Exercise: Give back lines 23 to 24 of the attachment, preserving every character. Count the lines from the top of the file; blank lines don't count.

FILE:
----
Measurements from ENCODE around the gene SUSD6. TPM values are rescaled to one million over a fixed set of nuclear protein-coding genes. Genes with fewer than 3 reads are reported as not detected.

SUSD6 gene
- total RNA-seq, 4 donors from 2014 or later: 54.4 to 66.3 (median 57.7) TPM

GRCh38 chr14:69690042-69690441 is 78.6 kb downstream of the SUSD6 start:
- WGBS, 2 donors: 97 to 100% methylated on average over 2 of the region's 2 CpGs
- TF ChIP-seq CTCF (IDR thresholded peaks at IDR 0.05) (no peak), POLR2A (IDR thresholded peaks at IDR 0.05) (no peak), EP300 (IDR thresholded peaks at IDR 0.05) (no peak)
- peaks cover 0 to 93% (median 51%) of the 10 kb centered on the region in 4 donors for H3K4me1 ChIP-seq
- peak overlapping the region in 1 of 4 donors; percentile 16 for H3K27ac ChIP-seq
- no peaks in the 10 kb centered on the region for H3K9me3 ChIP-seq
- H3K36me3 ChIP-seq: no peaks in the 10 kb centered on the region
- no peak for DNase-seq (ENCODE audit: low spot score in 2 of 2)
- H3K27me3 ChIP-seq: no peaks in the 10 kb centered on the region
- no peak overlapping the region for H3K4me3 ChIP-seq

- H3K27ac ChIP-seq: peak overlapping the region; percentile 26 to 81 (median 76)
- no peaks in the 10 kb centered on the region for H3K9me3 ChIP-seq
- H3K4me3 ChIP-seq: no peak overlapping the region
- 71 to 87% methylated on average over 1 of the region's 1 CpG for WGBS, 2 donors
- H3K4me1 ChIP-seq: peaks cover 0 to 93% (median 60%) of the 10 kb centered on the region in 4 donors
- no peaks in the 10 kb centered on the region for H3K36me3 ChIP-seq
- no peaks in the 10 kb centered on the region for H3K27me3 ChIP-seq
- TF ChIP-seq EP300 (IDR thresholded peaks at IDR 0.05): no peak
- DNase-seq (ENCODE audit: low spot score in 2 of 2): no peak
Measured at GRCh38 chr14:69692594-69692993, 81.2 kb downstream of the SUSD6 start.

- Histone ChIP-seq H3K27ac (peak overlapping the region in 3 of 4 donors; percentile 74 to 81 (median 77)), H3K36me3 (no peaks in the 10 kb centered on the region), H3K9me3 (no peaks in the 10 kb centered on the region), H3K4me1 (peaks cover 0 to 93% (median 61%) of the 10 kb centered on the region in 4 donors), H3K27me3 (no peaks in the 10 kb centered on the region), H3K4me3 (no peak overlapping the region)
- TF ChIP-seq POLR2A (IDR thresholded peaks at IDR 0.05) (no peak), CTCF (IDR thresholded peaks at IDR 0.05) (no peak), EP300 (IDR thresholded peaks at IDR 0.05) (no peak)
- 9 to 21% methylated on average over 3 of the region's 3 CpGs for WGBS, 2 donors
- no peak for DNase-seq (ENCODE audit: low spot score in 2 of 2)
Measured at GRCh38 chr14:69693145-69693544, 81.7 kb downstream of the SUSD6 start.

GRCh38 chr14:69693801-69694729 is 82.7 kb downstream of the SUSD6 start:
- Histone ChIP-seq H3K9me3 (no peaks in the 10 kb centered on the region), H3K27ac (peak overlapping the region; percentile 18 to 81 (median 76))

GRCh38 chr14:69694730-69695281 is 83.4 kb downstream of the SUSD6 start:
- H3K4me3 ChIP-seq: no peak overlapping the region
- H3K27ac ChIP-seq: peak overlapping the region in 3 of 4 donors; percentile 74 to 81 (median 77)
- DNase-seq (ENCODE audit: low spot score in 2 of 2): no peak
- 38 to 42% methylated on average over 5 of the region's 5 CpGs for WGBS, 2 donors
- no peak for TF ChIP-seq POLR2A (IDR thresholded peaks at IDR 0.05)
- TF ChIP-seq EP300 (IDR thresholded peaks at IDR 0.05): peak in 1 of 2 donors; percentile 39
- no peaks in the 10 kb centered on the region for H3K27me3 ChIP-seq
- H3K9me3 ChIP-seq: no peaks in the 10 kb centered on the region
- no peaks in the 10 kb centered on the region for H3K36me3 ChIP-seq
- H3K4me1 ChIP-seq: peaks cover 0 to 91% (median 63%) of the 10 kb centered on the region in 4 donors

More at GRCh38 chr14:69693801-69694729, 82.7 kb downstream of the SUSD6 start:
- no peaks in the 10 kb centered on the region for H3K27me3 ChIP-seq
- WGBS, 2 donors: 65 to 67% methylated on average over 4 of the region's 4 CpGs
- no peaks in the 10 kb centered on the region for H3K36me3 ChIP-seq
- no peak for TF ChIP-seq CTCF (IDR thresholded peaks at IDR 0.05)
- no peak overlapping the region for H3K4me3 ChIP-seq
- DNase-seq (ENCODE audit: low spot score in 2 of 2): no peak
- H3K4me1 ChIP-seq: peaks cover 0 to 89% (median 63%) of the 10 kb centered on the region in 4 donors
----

Measured at GRCh38 chr14:69692594-69692993, 81.2 kb downstream of the SUSD6 start.

- Histone ChIP-seq H3K27ac (peak overlapping the region in 3 of 4 donors; percentile 74 to 81 (median 77)), H3K36me3 (no peaks in the 10 kb centered on the region), H3K9me3 (no peaks in the 10 kb centered on the region), H3K4me1 (peaks cover 0 to 93% (median 61%) of the 10 kb centered on the region in 4 donors), H3K27me3 (no peaks in the 10 kb centered on the region), H3K4me3 (no peak overlapping the region)